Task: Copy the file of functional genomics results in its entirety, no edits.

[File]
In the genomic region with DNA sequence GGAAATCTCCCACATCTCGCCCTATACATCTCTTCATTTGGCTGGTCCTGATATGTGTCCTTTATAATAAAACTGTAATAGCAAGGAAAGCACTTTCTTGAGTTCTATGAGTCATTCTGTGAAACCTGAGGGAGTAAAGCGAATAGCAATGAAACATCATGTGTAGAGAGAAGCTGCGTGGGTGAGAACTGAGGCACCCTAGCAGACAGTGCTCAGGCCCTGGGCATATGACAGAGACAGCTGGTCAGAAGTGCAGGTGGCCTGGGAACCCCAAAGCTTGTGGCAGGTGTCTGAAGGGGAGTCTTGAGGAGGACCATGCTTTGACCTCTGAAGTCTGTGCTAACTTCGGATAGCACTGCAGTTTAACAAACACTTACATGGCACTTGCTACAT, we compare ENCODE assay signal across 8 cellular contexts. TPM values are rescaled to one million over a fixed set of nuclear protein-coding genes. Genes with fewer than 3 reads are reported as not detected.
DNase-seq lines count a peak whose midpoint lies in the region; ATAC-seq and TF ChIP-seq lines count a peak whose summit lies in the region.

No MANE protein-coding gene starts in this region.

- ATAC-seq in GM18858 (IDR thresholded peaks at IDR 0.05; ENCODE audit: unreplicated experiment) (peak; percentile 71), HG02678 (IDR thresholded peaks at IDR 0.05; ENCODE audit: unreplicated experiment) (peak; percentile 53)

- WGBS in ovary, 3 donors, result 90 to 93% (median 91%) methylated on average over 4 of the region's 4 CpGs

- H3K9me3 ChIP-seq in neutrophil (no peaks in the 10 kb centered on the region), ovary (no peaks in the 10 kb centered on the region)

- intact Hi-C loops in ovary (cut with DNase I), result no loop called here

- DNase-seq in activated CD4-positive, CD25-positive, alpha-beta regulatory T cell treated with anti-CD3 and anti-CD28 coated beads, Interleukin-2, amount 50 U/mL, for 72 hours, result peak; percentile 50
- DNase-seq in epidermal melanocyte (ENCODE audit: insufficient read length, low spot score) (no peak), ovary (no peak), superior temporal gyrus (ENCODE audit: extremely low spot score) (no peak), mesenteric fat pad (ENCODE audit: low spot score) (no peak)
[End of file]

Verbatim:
In the genomic region with DNA sequence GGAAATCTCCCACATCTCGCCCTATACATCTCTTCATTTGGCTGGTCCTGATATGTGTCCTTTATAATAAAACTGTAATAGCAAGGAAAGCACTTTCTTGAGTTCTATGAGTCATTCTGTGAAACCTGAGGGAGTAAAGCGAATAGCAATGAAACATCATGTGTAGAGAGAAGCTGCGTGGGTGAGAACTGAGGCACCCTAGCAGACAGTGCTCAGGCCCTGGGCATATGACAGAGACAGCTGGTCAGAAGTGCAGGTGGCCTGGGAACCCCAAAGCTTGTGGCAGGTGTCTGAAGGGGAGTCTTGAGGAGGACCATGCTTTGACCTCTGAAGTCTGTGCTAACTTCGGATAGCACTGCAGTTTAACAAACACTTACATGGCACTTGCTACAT, we compare ENCODE assay signal across 8 cellular contexts. TPM values are rescaled to one million over a fixed set of nuclear protein-coding genes. Genes with fewer than 3 reads are reported as not detected.
DNase-seq lines count a peak whose midpoint lies in the region; ATAC-seq and TF ChIP-seq lines count a peak whose summit lies in the region.

No MANE protein-coding gene starts in this region.

- ATAC-seq in GM18858 (IDR thresholded peaks at IDR 0.05; ENCODE audit: unreplicated experiment) (peak; percentile 71), HG02678 (IDR thresholded peaks at IDR 0.05; ENCODE audit: unreplicated experiment) (peak; percentile 53)

- WGBS in ovary, 3 donors, result 90 to 93% (median 91%) methylated on average over 4 of the region's 4 CpGs

- H3K9me3 ChIP-seq in neutrophil (no peaks in the 10 kb centered on the region), ovary (no peaks in the 10 kb centered on the region)

- intact Hi-C loops in ovary (cut with DNase I), result no loop called here

- DNase-seq in activated CD4-positive, CD25-positive, alpha-beta regulatory T cell treated with anti-CD3 and anti-CD28 coated beads, Interleukin-2, amount 50 U/mL, for 72 hours, result peak; percentile 50
- DNase-seq in epidermal melanocyte (ENCODE audit: insufficient read length, low spot score) (no peak), ovary (no peak), superior temporal gyrus (ENCODE audit: extremely low spot score) (no peak), mesenteric fat pad (ENCODE audit: low spot score) (no peak)